The colours on Byker were refreshing, and there was a good feeling, some kind of mixture between the humane and the futuristic, some vision of a social utopia based on harmony and community, high density and state provision.
Here's the Byker design team -- led by Ralph Erskine, seen on the left -- at work on the project in the 1970s. Byker Wall went on to win lots of design awards and get a Grade II* listed status, but Erskine made only one other significant building in Britain, the London Ark in Hammersmith. His company, Erskine Tovatt, was based in Sweden, and his ideas are perhaps more Swedish (or, in a wider sense, European) than British (or, in a wider sense, Anglo-American). Which is to say that they're essentially social democratic and statist rather than libertarian-individualist.
Erskine died in 2005 at the age of 91, but he still stands for certain ideas which I wanted to contrast today with the ideas of another ethical building pioneer, Michael Reynolds. Let's watch a clip of a documentary about Byker, then a clip about Michael Reynolds.
Now here's a trailer for Garbage Warrior, the new film about sustainable architecture guru Reynolds. I was turned onto this by Joe and Emma, who are about to move to Aberdeen, and have been thinking about getting an allotment and growing their own vegetables. They're very interested in finding sustainable buildings in the Reynolds style in the UK (there are a few, apparently). Emma talks about Reynolds here. Anyway, here's the trailer for the film they saw about him:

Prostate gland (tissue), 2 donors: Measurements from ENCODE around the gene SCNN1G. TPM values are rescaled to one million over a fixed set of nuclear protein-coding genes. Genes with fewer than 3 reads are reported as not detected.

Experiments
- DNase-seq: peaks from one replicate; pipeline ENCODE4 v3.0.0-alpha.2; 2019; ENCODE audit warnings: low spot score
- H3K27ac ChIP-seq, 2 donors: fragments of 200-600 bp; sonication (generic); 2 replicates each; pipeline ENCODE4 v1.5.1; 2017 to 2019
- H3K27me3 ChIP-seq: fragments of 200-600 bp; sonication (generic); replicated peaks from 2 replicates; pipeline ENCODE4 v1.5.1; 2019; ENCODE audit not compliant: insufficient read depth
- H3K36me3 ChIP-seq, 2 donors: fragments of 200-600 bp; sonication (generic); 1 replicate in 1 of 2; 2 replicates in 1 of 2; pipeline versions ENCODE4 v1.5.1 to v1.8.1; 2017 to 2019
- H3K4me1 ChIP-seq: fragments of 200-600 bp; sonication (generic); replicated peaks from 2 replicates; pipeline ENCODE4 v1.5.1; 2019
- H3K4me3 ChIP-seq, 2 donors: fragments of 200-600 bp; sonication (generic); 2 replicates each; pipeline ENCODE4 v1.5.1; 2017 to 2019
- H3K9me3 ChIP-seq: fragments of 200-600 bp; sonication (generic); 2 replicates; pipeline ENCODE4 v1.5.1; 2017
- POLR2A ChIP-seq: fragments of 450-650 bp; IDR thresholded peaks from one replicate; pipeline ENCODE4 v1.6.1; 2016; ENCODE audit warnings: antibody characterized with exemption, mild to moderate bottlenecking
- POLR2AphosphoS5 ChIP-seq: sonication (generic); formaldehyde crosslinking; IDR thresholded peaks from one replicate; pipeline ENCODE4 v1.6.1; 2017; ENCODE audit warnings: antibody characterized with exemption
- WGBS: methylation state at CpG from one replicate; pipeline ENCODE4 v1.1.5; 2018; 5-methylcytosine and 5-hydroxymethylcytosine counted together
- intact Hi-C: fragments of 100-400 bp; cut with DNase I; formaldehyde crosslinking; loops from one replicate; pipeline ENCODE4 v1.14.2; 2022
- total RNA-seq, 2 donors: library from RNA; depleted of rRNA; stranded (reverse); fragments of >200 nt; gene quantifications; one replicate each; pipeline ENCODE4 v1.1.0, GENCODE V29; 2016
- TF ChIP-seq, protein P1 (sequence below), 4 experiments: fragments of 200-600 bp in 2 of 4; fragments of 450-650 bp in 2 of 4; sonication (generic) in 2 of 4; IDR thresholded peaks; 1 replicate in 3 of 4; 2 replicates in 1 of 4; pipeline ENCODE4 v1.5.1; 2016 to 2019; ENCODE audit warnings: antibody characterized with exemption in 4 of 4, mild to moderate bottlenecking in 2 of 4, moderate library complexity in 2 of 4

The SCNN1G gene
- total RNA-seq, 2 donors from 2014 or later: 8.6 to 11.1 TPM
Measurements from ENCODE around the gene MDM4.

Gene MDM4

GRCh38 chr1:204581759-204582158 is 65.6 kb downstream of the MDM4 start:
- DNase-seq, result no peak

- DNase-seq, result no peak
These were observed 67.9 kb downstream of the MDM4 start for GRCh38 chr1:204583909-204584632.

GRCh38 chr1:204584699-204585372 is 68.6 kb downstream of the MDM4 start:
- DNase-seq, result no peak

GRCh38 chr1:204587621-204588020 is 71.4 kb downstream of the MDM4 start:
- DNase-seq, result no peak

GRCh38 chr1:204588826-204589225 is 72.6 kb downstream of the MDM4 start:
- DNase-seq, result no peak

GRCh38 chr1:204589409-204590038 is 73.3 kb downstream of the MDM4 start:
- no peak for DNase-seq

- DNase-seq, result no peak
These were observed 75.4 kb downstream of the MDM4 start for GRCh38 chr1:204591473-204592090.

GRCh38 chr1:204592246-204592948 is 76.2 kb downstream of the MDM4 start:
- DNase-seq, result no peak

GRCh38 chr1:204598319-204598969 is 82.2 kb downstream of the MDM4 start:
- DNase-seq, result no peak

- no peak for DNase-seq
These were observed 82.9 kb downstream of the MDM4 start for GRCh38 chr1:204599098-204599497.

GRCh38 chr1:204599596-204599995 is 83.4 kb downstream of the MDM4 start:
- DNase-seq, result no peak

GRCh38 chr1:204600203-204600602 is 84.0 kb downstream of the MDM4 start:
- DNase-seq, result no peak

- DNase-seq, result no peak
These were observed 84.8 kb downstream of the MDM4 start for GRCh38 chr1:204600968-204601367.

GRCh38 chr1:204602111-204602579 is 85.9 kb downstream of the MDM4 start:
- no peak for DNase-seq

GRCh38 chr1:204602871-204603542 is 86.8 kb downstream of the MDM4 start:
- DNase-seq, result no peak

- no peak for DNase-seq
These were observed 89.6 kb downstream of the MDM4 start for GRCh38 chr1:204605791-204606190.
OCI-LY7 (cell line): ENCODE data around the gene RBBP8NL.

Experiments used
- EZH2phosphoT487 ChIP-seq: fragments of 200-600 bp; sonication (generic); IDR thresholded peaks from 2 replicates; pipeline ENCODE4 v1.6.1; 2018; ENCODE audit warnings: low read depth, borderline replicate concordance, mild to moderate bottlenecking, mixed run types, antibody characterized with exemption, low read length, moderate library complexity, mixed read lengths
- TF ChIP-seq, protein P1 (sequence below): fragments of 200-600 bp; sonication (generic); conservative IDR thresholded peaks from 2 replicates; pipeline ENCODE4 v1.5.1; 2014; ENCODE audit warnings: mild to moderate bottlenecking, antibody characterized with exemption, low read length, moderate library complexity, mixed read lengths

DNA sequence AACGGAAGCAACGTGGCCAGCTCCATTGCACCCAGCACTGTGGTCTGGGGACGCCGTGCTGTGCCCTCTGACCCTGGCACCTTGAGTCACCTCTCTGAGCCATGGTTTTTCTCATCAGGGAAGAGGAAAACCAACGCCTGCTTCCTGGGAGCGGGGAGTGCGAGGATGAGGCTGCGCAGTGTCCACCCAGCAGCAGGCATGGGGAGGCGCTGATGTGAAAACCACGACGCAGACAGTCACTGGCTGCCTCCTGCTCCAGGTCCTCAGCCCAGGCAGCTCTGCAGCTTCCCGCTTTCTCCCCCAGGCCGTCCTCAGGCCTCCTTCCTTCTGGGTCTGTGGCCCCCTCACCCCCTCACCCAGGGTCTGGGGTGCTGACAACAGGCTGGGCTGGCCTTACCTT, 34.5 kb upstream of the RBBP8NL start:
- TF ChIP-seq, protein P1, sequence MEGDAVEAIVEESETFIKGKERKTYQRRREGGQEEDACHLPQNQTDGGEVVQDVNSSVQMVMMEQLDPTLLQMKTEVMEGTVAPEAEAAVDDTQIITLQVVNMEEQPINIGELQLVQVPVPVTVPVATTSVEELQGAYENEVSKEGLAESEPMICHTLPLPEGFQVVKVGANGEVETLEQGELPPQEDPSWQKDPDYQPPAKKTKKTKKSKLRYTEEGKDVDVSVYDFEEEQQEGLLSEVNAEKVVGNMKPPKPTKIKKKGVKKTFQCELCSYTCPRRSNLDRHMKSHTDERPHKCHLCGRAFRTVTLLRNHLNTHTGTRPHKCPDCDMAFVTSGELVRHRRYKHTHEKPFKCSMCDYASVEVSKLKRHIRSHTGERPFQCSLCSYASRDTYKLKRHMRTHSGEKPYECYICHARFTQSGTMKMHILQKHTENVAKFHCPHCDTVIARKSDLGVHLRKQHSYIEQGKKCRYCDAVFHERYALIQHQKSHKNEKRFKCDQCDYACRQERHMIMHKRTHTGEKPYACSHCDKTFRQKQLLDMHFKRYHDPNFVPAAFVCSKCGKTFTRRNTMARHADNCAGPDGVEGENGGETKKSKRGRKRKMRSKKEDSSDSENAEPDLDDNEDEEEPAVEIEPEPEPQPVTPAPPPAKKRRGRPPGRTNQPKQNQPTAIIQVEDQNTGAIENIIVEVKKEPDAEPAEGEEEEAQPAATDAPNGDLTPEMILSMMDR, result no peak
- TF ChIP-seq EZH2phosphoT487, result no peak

When I was visiting Glasgow, I expressed some reservations to Joe about Reynolds' style. I think his utopia and Erskine's are very different. It's the difference between communal solutions and libertarian ones.
"Just because you're hooked up to a municipal water system and power system, it doesn't mean that those things are always going to be there," says one occupant of a Reynolds sustainable house. It's hard to imagine what kind of cataclysm would make communal water and power systems unavailable to modern people, or what kind of paranoia could make you organize your life around it, but this mindset -- whether realistic or not -- is a classically American one. It ties in with a whole set of pioneer and maverick and outlaw imagery -- essentially individualist imagery, basically Protestant and even apocalyptic. End times are on the way, Christ is coming back, only the saved -- who've retreated to self-contained communities out in the wilderness -- will surivive, blah blah blah.
So, when we look at Reynolds fighting the government to get his admirably sustainable buildings legally recognised, we can't help thinking of the Waco siege, of survivalists and revivalists who see law and government as their enemies, of settlers moving Westwards in a typically-American quest for riches and "manifest destiny". Behind the idea of a self-sufficient building is the idea that society and the state cannot be trusted, and ought to be shunned. It's every man for himself out there!
This "devil take the hindmost" attitude couldn't be further from Erskine's European vision of social architecture, in which the state is a benign provider, and basic power and water and communications networks are assumed to be there in pretty much every possible scenario. Instead of withdrawing from social networks, Erskine's vision draws people closer towards them.